MARGOT, a recent Riverhead book by Jillian Cantor, is a historical re-imagining of the life of Margot Frank, the older sister to the world-famous diarist, Anne Frank. Although the sisters died of typhus in the Bergen-Belsen concentration camp during the Holocaust, in Cantor’s MARGOT, the elder Frank sister escapes the Nazis and begins a new life in America. No one knows her past and she plans to keep it that way — until the movie version of “The Diary of Anne Frank” debuts in theatres and Margot must confront what she thought she left behind.
“Writers of historical fiction worry about getting the facts right, especially when they are writing about real life figures,” Brandi said to me during a conversation we had about this book. “What struck me about Jillian Cantor’s book is how she was able to use historical fiction ” to carve out a world that I wish could have been reality.”
As writers, what’s the takeaway from a book like MARGOT, besides, of course, a compelling read from a young breakout author? For us at Book Country, it serves as an inspiring example of the power of historical fiction: “You can’t change the past,” Brandi says. “But as a writer, you can.” Margot’s fictional experiences as an immigrant to the US also underscore the value of writing a well-known history from a creative angle, which allows a writer to accomplish much more than a straight retelling–it’s also “a retort” to what we think we already know.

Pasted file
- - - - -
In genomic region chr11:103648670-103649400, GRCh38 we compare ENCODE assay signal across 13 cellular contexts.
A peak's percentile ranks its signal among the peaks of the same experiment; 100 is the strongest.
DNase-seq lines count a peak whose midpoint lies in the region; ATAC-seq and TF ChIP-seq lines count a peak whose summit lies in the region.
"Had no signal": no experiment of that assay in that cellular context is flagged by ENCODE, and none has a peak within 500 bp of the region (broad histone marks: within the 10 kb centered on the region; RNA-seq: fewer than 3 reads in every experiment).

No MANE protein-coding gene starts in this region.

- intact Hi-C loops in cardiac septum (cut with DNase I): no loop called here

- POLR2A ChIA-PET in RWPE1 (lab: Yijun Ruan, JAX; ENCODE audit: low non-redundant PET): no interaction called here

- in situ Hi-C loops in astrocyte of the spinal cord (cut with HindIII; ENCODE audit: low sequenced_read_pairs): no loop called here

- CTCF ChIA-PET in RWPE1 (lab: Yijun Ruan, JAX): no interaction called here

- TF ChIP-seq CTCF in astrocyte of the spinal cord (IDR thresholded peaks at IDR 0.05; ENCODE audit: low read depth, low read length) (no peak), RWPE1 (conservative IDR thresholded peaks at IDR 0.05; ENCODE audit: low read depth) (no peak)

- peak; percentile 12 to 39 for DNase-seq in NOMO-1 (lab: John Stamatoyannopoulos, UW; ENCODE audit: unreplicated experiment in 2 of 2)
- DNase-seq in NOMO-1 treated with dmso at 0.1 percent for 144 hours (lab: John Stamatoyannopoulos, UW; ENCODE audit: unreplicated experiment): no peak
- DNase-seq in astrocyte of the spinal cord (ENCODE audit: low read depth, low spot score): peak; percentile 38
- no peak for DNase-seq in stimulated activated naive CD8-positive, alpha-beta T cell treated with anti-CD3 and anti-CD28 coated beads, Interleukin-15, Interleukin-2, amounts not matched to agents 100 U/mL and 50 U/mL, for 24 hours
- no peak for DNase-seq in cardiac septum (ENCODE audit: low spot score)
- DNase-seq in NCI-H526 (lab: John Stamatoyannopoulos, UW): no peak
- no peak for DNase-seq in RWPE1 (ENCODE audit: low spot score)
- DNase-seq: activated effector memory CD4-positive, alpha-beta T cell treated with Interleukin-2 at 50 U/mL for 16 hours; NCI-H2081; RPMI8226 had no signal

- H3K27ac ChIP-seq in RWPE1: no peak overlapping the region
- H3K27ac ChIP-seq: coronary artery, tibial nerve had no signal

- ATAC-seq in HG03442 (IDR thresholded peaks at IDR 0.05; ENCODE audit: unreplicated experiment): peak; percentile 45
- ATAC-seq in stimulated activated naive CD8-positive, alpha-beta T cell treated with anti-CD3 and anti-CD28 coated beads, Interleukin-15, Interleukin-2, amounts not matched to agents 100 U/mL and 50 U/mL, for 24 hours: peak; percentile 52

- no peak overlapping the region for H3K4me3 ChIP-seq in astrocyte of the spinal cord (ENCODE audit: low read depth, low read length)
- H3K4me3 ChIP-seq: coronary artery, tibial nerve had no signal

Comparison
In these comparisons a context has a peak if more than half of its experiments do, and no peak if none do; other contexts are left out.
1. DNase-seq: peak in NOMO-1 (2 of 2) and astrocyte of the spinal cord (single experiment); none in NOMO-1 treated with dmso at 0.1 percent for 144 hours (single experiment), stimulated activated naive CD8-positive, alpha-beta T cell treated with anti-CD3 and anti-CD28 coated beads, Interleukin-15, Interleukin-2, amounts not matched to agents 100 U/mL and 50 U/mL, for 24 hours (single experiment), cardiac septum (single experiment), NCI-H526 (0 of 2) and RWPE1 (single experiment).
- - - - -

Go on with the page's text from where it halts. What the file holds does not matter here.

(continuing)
In the following essay, Cantor explains why she felt pulled to write about Margot, and the greater themes she was able to write about using Margot as her main character.